As we’ve discussed at length on this blog, BYOD organizations must pay special attention to social network security and to their employees’ social media use. Both technology and end user education must come into play if companies want to avoid disastrous data breaches. To illustrate some of the dangers of social media, let’s examine the dos and don’ts we can learn from IT support and network services provider Fresh Mango Technologies’ social network security case study. Fresh Mango’s social network security case study shows how easily even a U.S. government agency can be compromised through social engineering.
Do: Be wary of friend requests from attractive strangers.
The Fresh Mango social network security case study, which was presented at the RSA Europe cyber security conference, detailed the ease with which a pair of hackers compromised a U.S. government agency using a fake social media profile. All it took was a pretty picture, a convincing fictitious connection to the targeted agency, and some initial work building up the fake profile’s social media presence, and the hackers were able to get employees at the target to add “Emily Williams” to their networks.
Don’t: Trust everything you read on a stranger’s social media profiles.
As tempting as it might be to believe that everything on a stranger’s LinkedIn profile is real, the truth is that no social networking platform truly verifies the information on a user’s account. The hackers featured in the Fresh Mango social network security case study gave “Emily Williams” a “just hired” status and an engineering title at the targeted agency. Even members of the agency’s HR, IT, and engineering departments fell for the lie.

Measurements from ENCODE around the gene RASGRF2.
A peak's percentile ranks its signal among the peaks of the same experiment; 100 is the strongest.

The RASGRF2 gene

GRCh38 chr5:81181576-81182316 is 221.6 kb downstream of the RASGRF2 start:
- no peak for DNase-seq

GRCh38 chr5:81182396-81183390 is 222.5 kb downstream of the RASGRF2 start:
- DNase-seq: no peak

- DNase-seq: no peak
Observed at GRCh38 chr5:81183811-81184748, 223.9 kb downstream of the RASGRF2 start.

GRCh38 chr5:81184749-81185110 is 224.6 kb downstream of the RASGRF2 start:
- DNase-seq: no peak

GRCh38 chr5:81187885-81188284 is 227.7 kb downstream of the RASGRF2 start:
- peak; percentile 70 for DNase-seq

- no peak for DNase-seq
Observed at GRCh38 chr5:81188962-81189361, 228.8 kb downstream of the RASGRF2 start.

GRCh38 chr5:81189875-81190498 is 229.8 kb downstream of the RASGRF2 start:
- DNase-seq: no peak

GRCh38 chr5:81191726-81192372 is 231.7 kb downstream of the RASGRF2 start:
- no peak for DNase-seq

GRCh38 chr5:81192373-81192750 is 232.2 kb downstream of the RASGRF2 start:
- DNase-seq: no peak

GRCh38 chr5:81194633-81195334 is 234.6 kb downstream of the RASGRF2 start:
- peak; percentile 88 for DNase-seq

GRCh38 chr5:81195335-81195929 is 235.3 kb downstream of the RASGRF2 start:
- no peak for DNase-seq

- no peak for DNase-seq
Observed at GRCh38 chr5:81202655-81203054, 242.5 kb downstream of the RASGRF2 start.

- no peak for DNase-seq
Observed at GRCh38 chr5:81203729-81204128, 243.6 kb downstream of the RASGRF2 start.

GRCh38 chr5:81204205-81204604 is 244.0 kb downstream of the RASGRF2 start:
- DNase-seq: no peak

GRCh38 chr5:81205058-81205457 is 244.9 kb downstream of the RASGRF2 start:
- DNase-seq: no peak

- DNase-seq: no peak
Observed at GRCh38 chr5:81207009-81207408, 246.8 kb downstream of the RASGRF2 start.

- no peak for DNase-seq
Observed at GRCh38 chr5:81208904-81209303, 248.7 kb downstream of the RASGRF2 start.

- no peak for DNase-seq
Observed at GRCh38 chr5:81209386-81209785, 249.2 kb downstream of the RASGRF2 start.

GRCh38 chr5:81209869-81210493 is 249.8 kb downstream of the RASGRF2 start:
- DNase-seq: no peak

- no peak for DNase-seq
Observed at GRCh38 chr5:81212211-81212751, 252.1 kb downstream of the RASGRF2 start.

Do: Avoid clicking links from questionable sources, especially on devices used to connect to the corporate network.
Once “Emily Williams” had befriended a number of employees at the targeted agency, the hackers commenced the next stage of their attack: gaining network access to host systems through malicious malware. “Emily Williams” targeted specific agency employees with holiday e-cards posted on her Facebook profile. Those e-cards unleashed a payload that compromised the employees’ browsers, allowing the hackers to search for vulnerabilities to exploit in order to gain access to passwords and insider information. Ultimately, the hackers were “able to figure out domain credentials to create an inside email address for Emily Williams, VPN passwords to gain internal access and other methods to compromise” the targeted agency.
Don’t: Give out company resources or information without verifying recipient credentials.
Among the more embarrassing results of the Fresh Mango social network security case study were the perks that certain employees gave to “Emily Williams.” Her new friends at the agency offered to do her favors such as “circumventing usual channels to get her a work laptop, and access to the organization’s network.” Caution seemed thrown to the winds for no reason other than that the “Emily Williams” profile was attractive, friendly, and seemingly entrenched in the organization, an illusion that had been carried out without any in-person espionage whatsoever.
The ultimate takeaway of the Fresh Mango social network security case study is simple: Trust no one, at least no one that you haven’t personally met or verified through official channels. The vast majority of social media users may be telling the truth about who they are, but on social networks, anyone can say anything, and a gullible end user or two can open the organization up to a world of embarrassment and disaster. To prevent that from happening, organizations must make sure their employees are aware of the risks of social media.
What have you learned from this social network security case study or others like it? Tell us your thoughts in the comments.